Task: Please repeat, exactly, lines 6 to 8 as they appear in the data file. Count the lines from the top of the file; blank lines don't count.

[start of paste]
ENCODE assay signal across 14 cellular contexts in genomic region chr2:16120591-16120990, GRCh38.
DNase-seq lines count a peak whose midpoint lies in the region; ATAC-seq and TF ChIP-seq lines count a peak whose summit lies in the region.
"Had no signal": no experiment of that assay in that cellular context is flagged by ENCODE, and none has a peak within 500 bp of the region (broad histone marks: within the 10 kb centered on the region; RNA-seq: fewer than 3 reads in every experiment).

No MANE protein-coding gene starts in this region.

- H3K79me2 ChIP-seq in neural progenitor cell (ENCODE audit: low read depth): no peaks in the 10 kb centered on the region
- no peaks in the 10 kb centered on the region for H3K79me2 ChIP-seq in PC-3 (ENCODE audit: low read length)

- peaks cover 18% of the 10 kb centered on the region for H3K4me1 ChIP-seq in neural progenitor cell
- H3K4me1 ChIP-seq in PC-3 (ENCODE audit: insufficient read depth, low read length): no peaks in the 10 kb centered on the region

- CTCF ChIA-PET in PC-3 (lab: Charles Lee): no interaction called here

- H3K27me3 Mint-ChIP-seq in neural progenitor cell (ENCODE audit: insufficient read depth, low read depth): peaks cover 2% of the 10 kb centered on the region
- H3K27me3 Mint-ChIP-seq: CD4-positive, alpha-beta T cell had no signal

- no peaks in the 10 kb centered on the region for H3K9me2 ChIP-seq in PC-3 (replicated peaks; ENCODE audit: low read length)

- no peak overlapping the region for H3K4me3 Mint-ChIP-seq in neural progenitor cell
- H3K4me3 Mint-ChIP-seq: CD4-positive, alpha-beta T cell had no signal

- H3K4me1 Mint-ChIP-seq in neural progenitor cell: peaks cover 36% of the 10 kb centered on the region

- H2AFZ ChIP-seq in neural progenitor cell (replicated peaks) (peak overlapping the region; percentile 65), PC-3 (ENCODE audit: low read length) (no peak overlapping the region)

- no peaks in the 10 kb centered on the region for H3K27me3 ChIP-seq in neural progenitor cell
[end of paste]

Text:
- no peaks in the 10 kb centered on the region for H3K79me2 ChIP-seq in PC-3 (ENCODE audit: low read length)

- peaks cover 18% of the 10 kb centered on the region for H3K4me1 ChIP-seq in neural progenitor cell
- H3K4me1 ChIP-seq in PC-3 (ENCODE audit: insufficient read depth, low read length): no peaks in the 10 kb centered on the region